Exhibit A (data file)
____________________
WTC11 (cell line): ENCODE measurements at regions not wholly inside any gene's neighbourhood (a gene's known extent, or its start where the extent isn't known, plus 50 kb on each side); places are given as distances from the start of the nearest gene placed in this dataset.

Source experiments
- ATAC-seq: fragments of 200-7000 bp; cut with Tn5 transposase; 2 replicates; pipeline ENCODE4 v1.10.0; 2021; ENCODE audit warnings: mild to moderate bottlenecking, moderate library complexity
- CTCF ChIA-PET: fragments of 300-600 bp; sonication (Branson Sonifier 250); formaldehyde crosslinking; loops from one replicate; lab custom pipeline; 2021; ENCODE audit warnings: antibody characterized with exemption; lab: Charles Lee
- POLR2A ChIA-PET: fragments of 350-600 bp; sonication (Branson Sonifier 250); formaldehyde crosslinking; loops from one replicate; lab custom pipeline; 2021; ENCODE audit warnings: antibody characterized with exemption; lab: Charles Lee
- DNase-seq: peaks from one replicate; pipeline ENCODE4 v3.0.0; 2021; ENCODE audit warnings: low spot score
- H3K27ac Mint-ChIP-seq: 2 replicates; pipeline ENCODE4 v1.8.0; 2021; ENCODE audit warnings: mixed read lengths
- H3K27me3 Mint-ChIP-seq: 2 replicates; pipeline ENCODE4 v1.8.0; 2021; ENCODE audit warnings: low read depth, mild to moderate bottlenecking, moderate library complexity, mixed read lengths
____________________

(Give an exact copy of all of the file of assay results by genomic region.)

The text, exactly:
WTC11 (cell line): ENCODE measurements at regions not wholly inside any gene's neighbourhood (a gene's known extent, or its start where the extent isn't known, plus 50 kb on each side); places are given as distances from the start of the nearest gene placed in this dataset.

Source experiments
- ATAC-seq: fragments of 200-7000 bp; cut with Tn5 transposase; 2 replicates; pipeline ENCODE4 v1.10.0; 2021; ENCODE audit warnings: mild to moderate bottlenecking, moderate library complexity
- CTCF ChIA-PET: fragments of 300-600 bp; sonication (Branson Sonifier 250); formaldehyde crosslinking; loops from one replicate; lab custom pipeline; 2021; ENCODE audit warnings: antibody characterized with exemption; lab: Charles Lee
- POLR2A ChIA-PET: fragments of 350-600 bp; sonication (Branson Sonifier 250); formaldehyde crosslinking; loops from one replicate; lab custom pipeline; 2021; ENCODE audit warnings: antibody characterized with exemption; lab: Charles Lee
- DNase-seq: peaks from one replicate; pipeline ENCODE4 v3.0.0; 2021; ENCODE audit warnings: low spot score
- H3K27ac Mint-ChIP-seq: 2 replicates; pipeline ENCODE4 v1.8.0; 2021; ENCODE audit warnings: mixed read lengths
- H3K27me3 Mint-ChIP-seq: 2 replicates; pipeline ENCODE4 v1.8.0; 2021; ENCODE audit warnings: low read depth, mild to moderate bottlenecking, moderate library complexity, mixed read lengths